Job's problem wasn't that he was living in rebellion against God. I mean, God told Satan that Job was a righteous man. His problem was that he didn't understand his nothingness without God. When he finally got a glimpse into the true nature of God, he became acutely aware of his smallness, and spiritual poverty, and of God's greatness and goodness. You see, God is asking you the same questions. He's asking you and I the same questions. He's challenging us every day the same way he challenged Job. The questions are, do you really understand who I am? We may know about God, as Job said, but do we really know the being who reveals Himself in creation, who reveals Himself through the Bible, who reveals Himself through the power of His Holy Spirit? Do you experience His presence in your life?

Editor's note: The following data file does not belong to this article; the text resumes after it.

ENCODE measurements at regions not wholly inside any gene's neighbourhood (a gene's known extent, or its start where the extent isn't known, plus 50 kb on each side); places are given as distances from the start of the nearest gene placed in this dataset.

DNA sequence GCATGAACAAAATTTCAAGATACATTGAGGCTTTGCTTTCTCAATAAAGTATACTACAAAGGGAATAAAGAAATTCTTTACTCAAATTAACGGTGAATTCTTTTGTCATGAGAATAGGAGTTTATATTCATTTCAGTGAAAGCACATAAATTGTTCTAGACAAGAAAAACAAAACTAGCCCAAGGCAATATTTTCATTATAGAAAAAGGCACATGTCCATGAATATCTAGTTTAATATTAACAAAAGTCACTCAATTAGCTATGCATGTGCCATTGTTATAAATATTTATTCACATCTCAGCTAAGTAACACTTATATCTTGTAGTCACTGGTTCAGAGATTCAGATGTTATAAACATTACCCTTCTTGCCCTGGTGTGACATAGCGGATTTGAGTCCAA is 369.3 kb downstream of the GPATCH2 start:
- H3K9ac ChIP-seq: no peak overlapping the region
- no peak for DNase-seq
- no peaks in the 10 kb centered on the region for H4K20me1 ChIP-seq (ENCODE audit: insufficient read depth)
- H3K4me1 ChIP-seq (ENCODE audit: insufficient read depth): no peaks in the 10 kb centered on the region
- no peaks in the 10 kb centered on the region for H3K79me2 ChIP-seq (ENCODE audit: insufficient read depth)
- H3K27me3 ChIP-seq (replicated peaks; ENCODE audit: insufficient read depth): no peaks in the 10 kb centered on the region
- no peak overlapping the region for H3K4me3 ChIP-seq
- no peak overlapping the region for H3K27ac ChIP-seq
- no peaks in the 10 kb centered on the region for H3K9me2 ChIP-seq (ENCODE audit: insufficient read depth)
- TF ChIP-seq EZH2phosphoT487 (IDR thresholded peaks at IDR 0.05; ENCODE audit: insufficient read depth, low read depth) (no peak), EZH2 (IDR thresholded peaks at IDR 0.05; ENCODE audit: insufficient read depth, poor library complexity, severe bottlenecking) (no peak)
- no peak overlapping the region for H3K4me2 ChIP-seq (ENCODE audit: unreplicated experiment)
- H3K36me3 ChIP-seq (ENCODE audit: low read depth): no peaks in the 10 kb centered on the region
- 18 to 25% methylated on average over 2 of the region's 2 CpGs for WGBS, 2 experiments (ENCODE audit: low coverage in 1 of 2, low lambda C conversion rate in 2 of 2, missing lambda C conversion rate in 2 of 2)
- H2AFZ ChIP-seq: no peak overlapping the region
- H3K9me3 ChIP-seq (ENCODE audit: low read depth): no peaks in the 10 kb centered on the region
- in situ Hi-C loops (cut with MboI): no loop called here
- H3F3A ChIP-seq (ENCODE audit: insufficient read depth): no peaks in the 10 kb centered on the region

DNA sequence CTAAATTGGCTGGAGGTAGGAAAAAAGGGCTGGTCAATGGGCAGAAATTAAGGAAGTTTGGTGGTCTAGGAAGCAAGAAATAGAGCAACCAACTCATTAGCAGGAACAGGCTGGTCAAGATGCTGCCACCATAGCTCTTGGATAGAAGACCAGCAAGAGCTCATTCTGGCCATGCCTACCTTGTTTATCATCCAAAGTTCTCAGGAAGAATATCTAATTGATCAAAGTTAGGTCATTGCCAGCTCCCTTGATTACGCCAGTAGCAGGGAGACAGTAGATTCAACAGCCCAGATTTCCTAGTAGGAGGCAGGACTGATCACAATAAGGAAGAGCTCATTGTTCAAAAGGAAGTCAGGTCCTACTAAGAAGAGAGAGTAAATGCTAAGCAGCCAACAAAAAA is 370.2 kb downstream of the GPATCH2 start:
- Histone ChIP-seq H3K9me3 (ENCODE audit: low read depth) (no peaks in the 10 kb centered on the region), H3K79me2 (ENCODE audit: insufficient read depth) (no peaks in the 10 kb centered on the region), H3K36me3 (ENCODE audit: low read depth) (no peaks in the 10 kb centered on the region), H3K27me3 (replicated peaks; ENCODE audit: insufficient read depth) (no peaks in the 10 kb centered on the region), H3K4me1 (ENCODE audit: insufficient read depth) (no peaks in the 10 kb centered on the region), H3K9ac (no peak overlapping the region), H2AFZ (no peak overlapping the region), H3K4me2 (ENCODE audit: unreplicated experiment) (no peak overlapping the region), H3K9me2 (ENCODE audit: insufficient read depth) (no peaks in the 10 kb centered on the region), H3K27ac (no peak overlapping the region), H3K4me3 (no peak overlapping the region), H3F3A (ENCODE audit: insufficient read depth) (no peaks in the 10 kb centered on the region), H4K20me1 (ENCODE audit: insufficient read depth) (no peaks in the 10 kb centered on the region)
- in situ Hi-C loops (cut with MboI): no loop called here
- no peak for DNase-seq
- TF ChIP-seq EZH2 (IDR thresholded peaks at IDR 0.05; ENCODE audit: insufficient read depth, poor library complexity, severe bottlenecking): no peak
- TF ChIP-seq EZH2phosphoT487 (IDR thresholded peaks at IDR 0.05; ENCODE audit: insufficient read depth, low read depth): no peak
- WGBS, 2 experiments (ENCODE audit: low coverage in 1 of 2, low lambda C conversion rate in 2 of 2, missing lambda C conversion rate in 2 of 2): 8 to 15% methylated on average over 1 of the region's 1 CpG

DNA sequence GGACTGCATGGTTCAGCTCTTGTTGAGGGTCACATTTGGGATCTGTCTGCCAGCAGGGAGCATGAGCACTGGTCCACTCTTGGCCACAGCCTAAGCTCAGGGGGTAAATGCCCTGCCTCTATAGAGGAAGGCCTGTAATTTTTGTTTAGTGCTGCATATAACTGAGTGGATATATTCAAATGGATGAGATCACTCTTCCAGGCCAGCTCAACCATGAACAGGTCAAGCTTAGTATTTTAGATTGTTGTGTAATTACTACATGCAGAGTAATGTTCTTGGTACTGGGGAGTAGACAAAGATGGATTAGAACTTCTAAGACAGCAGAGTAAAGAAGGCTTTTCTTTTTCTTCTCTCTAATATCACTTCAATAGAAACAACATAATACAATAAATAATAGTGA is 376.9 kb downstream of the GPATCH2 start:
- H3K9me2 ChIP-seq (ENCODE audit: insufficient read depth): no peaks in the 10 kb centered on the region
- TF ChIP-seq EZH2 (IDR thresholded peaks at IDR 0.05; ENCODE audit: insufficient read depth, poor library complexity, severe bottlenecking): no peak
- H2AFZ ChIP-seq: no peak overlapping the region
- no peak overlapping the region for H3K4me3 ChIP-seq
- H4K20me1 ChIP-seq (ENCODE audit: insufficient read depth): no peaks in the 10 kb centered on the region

King David of Israel was faced with the unsolvable issues of life, and he cried out to God to answer his prayers. And the answer he received is very similar to the answer that Job received. This is in Psalm 27, and here's what David wrote. “Hear, O Lord, when I cry with my voice. Have mercy also upon me and answer me. I need answers. I am lost here.” And here was God's answer. He says, “when you said, this is God's answer, seek My face,” David said, “my heart said to you, your face, Lord, I will seek. Do not hide your face from me. Do not turn your servant away in anger. You have been my help. Do not leave me nor forsake me, O God of my salvation.” God told David to “seek My face.” Little less dramatic than showing up in a tornado and saying, hey, I got some questions for you about me. But he didn't want Job or David to make the same mistake we all do as human beings. We make God in our own image. God said, no, you’ve got to know me, who I am. You just can't make me up in your own image.